UPDATE: For the most part, I think young Phil Haack is full of shit in these first two paragraphs. I definitely now think unit tests should NOT touch the database. Instead, I do separate those into a separate integration test suite, as I had suggested in the last paragraph. So maybe Young Phil wasn’t so full of shit after all.
I know there are unit testing purists who say unit tests by definition should never touch the database. Instead you should use mock objects or some other contraption. And in part, I agree with them. Given unlimited time, I will gladly take that approach.
But I work on real projects with real clients and tight deadlines. So I will secretly admit that this is one area I am willing to sacrifice a bit of purity. Besides, at some point, you just have to test the full interaction of your objects with the database. You want to make sure your stored procedures are correct etc…
However, I do follow a few rules to make sure that this is as pure as possible.
First, I always try and test against a local database. Ideally, I will script the schema and lookup data so that my unit tests will create the database. MbUnit has an attribute that allows you to perform a setup operation on assembly load and teardown when the tested assembly unloads. That would be a good place to set up the database so you don’t have to do it for every test. However, often, I set up the database by hand once and let my tests just assume a clean database is already there.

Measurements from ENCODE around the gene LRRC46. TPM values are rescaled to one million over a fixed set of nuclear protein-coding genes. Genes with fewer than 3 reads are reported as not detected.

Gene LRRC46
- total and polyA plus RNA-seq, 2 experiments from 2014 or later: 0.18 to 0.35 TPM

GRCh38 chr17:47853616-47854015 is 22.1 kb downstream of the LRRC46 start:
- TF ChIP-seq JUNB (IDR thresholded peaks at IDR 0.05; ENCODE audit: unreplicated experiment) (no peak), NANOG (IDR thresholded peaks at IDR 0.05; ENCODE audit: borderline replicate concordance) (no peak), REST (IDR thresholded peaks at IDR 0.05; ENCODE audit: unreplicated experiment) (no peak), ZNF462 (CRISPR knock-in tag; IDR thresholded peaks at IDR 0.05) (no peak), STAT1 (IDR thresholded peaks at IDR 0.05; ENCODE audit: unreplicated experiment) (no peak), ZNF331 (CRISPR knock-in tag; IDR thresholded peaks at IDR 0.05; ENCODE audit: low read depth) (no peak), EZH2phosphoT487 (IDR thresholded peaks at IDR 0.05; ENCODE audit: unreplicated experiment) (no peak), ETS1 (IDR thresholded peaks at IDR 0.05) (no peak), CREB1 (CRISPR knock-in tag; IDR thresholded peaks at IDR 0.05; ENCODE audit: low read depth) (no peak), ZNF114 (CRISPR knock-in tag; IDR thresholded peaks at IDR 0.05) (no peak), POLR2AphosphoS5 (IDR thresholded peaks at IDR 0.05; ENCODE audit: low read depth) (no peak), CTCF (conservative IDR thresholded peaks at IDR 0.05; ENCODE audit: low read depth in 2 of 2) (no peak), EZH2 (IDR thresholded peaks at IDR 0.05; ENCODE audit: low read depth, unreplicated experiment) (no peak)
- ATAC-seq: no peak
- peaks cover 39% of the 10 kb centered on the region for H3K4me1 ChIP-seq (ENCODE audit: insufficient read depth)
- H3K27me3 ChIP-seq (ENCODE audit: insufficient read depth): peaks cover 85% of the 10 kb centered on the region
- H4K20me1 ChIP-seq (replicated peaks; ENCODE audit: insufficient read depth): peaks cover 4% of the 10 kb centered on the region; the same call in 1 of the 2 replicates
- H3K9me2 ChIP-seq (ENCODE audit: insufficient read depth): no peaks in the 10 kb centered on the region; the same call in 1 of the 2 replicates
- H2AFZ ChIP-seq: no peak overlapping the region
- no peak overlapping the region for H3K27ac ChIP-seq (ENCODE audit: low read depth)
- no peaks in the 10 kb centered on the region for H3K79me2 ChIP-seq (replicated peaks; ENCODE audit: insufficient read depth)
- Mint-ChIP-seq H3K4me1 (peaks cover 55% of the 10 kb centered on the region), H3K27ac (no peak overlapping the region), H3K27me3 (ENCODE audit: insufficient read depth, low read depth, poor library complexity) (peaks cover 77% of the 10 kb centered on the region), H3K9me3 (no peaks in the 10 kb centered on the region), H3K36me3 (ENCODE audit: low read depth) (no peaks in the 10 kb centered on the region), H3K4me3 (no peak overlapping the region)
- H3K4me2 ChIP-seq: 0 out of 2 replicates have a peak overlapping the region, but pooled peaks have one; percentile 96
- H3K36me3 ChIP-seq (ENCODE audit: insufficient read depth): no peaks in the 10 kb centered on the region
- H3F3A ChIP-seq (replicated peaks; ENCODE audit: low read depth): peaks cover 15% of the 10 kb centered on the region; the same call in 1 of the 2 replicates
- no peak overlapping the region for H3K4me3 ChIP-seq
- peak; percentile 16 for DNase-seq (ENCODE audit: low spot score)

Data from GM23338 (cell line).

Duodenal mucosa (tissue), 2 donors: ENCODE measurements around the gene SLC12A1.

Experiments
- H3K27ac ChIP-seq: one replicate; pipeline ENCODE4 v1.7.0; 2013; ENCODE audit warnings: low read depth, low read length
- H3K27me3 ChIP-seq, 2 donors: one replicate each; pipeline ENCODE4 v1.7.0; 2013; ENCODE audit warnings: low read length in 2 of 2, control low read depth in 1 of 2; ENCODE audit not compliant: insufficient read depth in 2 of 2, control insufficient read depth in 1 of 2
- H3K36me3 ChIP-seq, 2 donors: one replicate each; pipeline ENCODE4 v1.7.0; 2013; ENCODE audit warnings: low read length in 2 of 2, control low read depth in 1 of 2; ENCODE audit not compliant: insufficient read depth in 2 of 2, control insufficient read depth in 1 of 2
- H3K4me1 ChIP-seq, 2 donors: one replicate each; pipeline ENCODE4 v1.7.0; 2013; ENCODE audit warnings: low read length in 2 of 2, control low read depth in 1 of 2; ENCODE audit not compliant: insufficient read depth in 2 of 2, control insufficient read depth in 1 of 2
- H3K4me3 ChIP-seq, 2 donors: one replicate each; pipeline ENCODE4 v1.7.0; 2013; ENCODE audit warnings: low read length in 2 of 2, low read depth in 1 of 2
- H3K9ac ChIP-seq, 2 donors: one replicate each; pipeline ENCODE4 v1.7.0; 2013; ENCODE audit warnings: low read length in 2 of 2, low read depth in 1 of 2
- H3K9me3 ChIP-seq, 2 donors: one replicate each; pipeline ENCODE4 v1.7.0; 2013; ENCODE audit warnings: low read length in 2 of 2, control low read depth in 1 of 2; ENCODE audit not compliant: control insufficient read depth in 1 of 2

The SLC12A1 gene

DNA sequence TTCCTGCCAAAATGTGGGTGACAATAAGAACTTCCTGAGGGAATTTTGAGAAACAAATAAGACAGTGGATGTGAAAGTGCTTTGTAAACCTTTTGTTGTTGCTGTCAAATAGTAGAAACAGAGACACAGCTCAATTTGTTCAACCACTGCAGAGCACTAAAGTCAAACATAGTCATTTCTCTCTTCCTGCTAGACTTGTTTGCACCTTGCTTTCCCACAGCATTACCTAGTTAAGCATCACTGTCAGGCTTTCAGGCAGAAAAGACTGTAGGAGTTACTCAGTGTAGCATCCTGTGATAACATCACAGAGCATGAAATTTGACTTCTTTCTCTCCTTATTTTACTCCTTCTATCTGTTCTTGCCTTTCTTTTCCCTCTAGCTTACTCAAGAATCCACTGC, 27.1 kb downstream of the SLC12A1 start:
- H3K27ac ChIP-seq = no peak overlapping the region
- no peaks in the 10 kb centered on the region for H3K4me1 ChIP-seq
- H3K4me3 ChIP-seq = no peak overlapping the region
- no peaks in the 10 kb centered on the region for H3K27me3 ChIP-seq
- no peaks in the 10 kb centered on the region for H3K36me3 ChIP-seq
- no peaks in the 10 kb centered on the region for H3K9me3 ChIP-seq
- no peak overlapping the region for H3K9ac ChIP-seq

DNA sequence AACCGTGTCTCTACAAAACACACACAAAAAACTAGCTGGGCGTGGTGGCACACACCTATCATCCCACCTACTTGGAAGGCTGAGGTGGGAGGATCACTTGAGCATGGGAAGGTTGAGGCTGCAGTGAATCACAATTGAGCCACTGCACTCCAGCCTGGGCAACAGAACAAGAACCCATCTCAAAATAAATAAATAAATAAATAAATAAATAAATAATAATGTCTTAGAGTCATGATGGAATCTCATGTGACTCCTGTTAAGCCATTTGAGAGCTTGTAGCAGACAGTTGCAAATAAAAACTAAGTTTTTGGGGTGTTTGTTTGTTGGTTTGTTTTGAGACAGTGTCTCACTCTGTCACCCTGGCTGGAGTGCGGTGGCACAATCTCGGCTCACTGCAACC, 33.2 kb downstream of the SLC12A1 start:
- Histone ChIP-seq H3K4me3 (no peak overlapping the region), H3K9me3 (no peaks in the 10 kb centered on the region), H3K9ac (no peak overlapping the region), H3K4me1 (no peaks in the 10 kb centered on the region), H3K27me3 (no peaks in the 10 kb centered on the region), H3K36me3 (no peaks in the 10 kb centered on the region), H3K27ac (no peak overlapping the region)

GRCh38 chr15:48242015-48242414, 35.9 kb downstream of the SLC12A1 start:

Except for lookup data, my tests create all the data they will use using whichever API and objects I am testing. Each test runs within a COM+ 1.5 transaction using a RollBack attribute so that no changes are stored after each test. This ensures that each test is testing against the same exact database.
This is the reason I can be a bit lazy and set up the database by hand, since the none of the tests will change the data in the database. Although I would prefer to have a no-touch approach where the unit tests set up the database. For that, there is TestFu which is now part of TestDriven.Net.
From my experience, I think this approach is a good middle ground for many projects. A more purist approach might separate the tests that touch the database into a separate assembly, but still use NUnit or MbUnit to run them. Perhaps that assembly would be called IntegrationTests.dll instead of UnitTests.dll. It’s your choice.